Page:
Music — Food for the Soul
If food is the sustenance that feeds our bodies, then music is the food for our soul.
I work best with music in the background. The selection dependent on my mood, my task, my day. From classical to blues, the selection varies. Sometimes random within a genre, like Pandora making a genomic connection between my likes and the key words that link melody, artist and arrangement. The lilt of the high notes and the steady base that defines a rhythm that snakes it’s way into my heart. Artistry defined by the skill of the musician and their interpretation of the great songbook of life. Music is integral to being.
In New Orleans, music is the soul of the city. Whether street musicians or legendary performers celebrating the many flavors of jazz, blues, or zydeco. The city resonates with a beat that changes. Block by block.
It is hard to believe that it has been nine years since Katrina. Yet, this city who has suffered so much is still in the throws of rebuilding. Each block of the French Quarter and beyond show the scars of that disaster and somehow it has found the strength and belief to soldier on. Holding on to legacy and history with a spirit that craves a new vision. Red brick dust wafts and buildings are reinforced, gutted and made anew. Visitors side step the construction zones in search of the booze, beads and beignets. Oblivious to the struggle to rebuild and survive that lies behind the heartfelt continuation of the lyrical strains that echo the pulse of the city.
And it continues on in the depth of winter, wind chill and grey skies. The long nights, passing on the legacy of the city and it’s soul, even when it seems no one is listening.
Street Musicians on Royal Street
And yet, in certain spaces there is reverence and even appreciation. Such was a Thursday night at the Odgen Museum of Southern Art and an after hours event featuring Chris Thomas King. You may remember him from the movie O’ Brother Where Art Thou, but he is so much more than the character Tommy. A composer, song writer, actor and holder of the legacy that is the music of Southern Louisiana. In the echos of the Museum Atrium, listeners were held in thrall of his masterful guitar and silky vocals. A man who grew up in the juke joints of Baton Rouge and the joy of Saturday nights, who bridges the old and the new with pride and humility.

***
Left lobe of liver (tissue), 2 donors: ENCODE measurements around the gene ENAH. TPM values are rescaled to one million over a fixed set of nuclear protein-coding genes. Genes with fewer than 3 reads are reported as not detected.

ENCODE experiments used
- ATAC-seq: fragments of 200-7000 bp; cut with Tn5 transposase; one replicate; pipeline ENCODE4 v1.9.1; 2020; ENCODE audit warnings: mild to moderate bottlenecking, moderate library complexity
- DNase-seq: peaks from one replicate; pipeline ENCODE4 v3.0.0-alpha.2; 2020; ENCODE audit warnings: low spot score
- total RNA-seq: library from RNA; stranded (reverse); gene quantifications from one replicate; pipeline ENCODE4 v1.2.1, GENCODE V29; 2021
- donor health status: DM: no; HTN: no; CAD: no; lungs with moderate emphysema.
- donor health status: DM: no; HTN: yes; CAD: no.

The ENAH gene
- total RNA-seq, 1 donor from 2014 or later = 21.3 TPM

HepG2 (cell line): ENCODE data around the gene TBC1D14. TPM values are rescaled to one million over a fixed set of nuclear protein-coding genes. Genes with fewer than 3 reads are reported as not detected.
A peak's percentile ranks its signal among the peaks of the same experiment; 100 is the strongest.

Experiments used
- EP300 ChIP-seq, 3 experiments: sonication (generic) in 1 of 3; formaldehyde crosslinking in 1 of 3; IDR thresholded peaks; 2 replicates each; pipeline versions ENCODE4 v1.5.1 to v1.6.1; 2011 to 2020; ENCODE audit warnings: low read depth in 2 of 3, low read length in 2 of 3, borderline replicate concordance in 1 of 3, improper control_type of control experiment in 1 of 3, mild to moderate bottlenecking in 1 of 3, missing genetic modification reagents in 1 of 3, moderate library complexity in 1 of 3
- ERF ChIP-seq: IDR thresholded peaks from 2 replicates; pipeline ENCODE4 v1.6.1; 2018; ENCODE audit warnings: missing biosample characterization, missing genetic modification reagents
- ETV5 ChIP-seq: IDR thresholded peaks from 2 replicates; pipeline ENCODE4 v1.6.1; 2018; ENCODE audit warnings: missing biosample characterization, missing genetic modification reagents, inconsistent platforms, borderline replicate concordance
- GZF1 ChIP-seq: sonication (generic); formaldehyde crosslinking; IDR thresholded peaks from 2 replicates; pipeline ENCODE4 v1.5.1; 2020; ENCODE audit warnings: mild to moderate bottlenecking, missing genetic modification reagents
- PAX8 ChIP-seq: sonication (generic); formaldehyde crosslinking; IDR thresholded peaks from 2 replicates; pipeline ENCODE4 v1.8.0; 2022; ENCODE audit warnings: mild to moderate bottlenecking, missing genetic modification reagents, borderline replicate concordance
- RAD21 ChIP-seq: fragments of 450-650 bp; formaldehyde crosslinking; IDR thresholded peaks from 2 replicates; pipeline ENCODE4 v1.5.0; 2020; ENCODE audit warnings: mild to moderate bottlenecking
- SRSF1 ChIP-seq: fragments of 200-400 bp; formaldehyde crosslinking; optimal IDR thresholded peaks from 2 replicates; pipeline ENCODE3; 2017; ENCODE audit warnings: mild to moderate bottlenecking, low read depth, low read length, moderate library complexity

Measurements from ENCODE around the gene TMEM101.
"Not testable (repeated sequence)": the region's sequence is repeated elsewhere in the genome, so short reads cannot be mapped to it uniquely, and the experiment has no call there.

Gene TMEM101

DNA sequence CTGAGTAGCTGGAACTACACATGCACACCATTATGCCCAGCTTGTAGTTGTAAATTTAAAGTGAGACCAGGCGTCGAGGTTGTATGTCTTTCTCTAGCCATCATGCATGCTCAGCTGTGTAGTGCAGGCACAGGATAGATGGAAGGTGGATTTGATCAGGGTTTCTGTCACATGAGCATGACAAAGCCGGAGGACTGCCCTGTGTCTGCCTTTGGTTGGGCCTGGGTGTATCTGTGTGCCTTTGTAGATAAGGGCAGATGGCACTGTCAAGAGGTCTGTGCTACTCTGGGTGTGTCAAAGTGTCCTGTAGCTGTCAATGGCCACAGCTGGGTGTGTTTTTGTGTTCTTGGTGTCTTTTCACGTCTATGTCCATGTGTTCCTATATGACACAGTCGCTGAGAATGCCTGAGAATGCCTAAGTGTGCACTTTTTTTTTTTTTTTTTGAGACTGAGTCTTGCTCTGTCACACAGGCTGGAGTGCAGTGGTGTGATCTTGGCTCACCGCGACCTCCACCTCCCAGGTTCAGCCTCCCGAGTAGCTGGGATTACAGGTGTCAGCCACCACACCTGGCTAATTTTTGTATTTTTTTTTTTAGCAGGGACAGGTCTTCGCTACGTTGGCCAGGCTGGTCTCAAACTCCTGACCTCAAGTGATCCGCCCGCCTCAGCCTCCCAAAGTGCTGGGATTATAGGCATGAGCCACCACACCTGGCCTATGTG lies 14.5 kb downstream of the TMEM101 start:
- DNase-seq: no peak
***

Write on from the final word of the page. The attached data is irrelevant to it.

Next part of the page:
With a wry smile he clarifies his definition of the Blues. In low tones and unmistakable intonation of the area he reminds us that the phrase is from “Old French,” you know, the Blue Laws, moral codes that frowned on certain activities that weren’t circumspect with Puritan ethics. Blues, says he were not created from melancholy, but the joy of Saturday Night. This is the reality of his experience growing up in Tabby Thomas’ juke joint and witnessing the everyday miracle of Blue’s heyday. Watch for a upcoming memoir of his times and music.
If you find yourself wandering in the Quarter on Bourbon Street be sure to stop and listen to the music at the New Orleans Legends of Music Park. Even on a cold winter’s night the music is soulful and sincere. When the crowds of Mardi Gras descend you may not find a table, but in the brisk chill that is early February the band plays on. And it plays for you.
If you get the chance to visit this wonderful city, I hope you pause and listen to the heartbeat of it’s soul.